I don't know what then-Vice President Al Gore was thinking when he repeatedly sighed during his first debate with George W. Bush, or when he awkwardly approached Bush during a townhall debate. Both moves backfired against Gore, and even though he won the popular vote, he was stripped of the election by the conservative majority on the Supreme Court.

RULE VIOLATION: President Obama was a little slow on the uptake in 2012.

Mitt Romney was sharp and on-form during the first debate of the 2012 general election, but based on various fact-checkers, it was merely because he was lying with such fluidity that it clearly caught the president off guard. It also didn't help that Obama had just flown to Denver that day and wasn't able to acclimate to the altitude. It nearly ended his re-election campaign, but strong performances in the next two debates erased nearly all of the damage.

RULE VIOLATION: Romney described his campaign as having "binders full of women."

Romney stepped into this one, and in addition to his "47 percent" remark it's widely regarded as the pair of gaffes that ended his campaign. Imagine that. Two misstatements. Trump blurts at least two terrible things every hour on the hour.

There are, of course, many other examples. Nixon's sweating, Admiral Stockdale's hearing aid, Gerald Ford's "Soviet bloc" gaffe, and so on. I think you get the idea. How often have we watched in frustration as Donald Trump has blundered his way into mistakes like these -- and many others that are far, far worse? Maybe once a day, at least. And yet he's within one or two points of Hillary Clinton?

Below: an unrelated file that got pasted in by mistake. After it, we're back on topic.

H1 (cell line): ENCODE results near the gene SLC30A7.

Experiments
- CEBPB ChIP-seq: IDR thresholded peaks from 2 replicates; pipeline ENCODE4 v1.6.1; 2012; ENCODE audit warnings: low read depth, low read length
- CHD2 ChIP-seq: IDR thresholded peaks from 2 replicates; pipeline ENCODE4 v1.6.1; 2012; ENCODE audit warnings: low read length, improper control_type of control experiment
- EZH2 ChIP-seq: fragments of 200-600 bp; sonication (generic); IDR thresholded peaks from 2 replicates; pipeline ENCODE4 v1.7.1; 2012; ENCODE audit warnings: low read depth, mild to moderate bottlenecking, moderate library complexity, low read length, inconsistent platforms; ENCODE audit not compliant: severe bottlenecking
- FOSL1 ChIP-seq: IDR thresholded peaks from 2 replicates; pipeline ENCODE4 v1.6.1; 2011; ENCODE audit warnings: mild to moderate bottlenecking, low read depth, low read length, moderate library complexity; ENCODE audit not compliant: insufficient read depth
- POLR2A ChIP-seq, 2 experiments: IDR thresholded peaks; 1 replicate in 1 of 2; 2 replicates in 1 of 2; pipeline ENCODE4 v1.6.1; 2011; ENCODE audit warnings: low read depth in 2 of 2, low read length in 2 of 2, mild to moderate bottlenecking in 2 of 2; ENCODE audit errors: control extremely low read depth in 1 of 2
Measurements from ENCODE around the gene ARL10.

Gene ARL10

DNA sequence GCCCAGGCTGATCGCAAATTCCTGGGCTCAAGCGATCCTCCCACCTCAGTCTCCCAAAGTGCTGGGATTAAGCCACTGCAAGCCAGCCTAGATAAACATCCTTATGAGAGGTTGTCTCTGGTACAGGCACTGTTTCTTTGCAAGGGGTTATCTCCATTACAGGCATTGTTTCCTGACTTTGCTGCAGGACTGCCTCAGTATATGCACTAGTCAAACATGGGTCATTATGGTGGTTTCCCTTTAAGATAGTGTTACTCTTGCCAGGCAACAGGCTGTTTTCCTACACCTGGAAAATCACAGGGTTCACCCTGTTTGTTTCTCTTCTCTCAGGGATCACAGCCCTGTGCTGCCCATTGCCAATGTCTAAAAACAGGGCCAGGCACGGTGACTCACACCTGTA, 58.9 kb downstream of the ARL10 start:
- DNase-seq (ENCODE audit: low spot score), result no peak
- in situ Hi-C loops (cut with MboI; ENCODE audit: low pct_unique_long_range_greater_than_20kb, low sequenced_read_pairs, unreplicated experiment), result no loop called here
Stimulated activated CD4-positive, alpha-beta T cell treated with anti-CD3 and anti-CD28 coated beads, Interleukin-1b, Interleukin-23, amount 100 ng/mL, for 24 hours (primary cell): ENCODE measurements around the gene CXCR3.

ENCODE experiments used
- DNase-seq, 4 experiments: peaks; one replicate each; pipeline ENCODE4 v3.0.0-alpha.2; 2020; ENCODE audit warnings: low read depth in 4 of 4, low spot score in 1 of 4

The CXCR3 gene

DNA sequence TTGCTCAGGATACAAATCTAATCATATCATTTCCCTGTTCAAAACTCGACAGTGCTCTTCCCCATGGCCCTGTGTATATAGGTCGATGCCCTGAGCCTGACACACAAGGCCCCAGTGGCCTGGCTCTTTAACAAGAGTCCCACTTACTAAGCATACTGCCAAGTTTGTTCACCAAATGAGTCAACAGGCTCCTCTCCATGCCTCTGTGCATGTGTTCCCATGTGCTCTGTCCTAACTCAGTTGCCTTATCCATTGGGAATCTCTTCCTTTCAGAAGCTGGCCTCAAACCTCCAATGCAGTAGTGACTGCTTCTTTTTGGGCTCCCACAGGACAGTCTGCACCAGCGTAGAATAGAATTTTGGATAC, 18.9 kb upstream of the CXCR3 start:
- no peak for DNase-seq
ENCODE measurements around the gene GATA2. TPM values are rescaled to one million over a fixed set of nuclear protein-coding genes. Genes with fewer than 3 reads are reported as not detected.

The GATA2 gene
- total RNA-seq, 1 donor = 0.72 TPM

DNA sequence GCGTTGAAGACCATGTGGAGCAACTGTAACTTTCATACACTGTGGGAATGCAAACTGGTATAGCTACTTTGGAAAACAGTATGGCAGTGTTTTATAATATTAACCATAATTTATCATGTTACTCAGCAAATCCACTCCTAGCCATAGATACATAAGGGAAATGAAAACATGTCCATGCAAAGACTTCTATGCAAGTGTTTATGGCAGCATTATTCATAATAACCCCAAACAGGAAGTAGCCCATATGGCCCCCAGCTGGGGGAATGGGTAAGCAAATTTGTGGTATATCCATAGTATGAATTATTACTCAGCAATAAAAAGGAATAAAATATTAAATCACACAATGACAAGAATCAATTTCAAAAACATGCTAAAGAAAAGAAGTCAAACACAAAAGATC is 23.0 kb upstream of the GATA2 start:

None of this is to suggest that the previous candidates were treated unfairly. Some were unfairly judged and others weren't. The bottom line, however, is they were all judged based on similar rules that were applied to candidates of both parties, across many elections. Trump isn't. Both the political press and too many voters alike are giving him enormously unprecedented latitude to do whatever the hell he wants, and yet he bitches about being treated unfairly. The lament of a bully.

Nevertheless, when you're watching and reading about the reactions to the debate, take note at how Hillary Clinton is evaluated based on the same set of rules we used for Romney, Bush, Obama, McCain and so forth. But when Trump breaks those same rules, it won't matter because, Oh well! Trump will be Trump!

And don't let Matt Taibbi and others downplay the influence of the political press when it comes to voter attitudes. The role of the press, and the reason it's named in the First Amendment, is to adequately and independently inform the people of who these candidates are and what they believe. The very nature of this role demands equal and fair application of both the rules and what we should expect from the candidates in term of how they comport themselves. So far, the press has mostly failed on this front, and it's failed in the face of perhaps the most dangerous presidential candidate in modern history.

The only way Trump is going to lose this election is if we all do our part to underscore the toxicity of Donald Trump and the comparative experience of Hillary Clinton. No one else will do it. It's up to you and you alone.